The Palin administration has reached a labor agreement with its largest union without a contract, the Alaska Public Employee's Association's Supervisory Unit, possibly staving off a strike.
The tentative agreement still needs approval by the union's membership in a vote expected to begin Wednesday, and a rejection would mean a strike, said Bruce Ludwig, APEA business manager.
The agreement got a strong endorsement from the top leaders at the Department of Administration, which handles contract negotiations, but only lukewarm support from union officials.
"We're happy with the tentative agreement. Now it's up to the membership," said Kevin Brooks, deputy commissioner of the Department of Administration.
The agreement was reached late last week, and just before union leaders were going to ask membership for a strike-authorization vote. Now, they'll be asking members if they want to approve a contract instead.
"It wasn't good enough that the bargaining team would endorse it, but we thought it was good enough to put it out to the members," Ludwig said.
Ballots will be due back March 12, he said.
Brooks and Ludwig said the agreement calls for a 5.5 percent raise in the first year of the three-year contract, and then 3 percent in each of the next two years.
That's a better contract than other unions that have negotiated contracts this year have been offered, but Ludwig said it makes only a little progress in making up for lost pay in recent years when increases have failed to keep up with inflation.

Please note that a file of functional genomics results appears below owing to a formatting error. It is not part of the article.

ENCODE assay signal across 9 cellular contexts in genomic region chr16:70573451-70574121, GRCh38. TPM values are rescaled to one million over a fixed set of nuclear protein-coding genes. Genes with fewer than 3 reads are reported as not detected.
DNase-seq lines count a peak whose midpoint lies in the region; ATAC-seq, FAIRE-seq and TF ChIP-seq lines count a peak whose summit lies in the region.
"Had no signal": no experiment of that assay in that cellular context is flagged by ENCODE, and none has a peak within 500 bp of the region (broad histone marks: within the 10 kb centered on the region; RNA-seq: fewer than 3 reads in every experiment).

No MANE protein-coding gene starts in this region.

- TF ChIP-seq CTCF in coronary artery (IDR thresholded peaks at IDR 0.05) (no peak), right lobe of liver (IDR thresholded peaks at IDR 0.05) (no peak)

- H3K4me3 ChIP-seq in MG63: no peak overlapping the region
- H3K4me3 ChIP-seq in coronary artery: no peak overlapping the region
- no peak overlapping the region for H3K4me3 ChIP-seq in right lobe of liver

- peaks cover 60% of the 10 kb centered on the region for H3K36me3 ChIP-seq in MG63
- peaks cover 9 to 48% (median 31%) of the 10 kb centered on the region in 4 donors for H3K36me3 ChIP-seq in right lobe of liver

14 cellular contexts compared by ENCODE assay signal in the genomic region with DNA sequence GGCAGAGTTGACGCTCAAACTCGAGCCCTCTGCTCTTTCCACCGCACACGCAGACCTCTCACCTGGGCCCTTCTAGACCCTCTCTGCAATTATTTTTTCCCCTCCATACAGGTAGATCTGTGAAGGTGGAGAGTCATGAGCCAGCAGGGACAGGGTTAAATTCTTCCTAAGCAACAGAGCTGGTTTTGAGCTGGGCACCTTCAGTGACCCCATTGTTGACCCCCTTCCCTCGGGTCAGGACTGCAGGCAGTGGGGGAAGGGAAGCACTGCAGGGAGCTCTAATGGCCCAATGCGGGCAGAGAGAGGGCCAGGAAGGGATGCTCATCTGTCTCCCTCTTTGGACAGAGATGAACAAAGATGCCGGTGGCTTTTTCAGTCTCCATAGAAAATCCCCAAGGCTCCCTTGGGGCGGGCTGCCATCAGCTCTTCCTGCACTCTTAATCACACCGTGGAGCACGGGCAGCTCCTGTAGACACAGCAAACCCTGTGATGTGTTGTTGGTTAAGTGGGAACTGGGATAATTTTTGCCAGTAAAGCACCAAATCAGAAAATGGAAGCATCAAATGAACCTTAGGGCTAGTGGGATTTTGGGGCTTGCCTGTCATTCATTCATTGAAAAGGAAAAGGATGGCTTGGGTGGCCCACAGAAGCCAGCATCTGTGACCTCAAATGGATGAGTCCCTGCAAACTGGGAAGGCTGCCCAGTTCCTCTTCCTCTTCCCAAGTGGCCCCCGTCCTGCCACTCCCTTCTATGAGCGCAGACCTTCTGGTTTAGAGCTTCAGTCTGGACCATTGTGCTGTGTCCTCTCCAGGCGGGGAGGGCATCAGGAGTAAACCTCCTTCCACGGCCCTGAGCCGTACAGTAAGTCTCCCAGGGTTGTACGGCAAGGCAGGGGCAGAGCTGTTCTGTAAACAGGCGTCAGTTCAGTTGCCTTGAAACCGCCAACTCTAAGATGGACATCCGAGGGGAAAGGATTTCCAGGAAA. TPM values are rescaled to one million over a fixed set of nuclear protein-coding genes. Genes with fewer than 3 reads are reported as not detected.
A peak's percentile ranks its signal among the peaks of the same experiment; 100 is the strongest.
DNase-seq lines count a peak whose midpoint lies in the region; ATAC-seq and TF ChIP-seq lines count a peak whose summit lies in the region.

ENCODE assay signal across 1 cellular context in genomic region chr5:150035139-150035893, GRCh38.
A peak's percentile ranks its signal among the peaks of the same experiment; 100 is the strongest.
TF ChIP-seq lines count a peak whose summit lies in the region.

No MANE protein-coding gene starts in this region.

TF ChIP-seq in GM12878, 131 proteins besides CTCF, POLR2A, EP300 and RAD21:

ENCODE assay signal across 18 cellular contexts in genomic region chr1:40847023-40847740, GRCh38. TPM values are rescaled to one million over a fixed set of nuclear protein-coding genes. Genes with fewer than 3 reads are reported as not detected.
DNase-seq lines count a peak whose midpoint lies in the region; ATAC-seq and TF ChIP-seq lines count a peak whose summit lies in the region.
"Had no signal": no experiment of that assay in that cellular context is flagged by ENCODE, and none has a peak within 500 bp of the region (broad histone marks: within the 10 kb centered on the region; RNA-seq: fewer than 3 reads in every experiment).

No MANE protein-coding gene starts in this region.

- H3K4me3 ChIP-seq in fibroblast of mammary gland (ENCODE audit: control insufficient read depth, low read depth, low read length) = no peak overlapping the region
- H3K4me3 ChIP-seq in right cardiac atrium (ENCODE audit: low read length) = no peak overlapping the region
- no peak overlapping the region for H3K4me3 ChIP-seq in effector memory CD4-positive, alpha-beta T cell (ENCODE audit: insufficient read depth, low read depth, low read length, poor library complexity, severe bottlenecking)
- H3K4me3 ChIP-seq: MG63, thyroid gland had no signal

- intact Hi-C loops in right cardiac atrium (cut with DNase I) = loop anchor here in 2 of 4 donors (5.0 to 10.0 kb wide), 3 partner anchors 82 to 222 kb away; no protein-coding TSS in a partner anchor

"We catch up a little bit, just not as much as we would have liked," Ludwig said.
The 2,000-member union has about 650 members in Juneau, Ludwig said.
They'll be doing informational meetings around the state, starting with a Wednesday meeting in Juneau.
The supervisory unit has been working without a new contract since July 1, and the contract agreement will call for retroactive back pay since then. If approved by the members and then funded by the Alaska Legislature, employees could receive checks by June, Ludwig said.
Brooks said the state estimates the contract increase will cost about $23.5 million, with about $10 million of that additional cost for the state coming this year.
Ludwig said the shorter 90-day legislative session this year meant negotiators had to hurry to ensure time for the state budget to be amended to pay for the increase.
"We'd recommend an immediate effective date so as soon as the bill is signed we can go ahead and start processing checks," Brooks said.
Ludwig said he wouldn't be able to make an estimate of how likely the contract was to pass until after the informational meetings.
"It's going to be close," Ludwig said. "I've had a lot of negative feedback, and a lot of positive feedback. It's too close to call at this point."
Contact reporter Patrick Forgey at 586-4816 or email@example.com.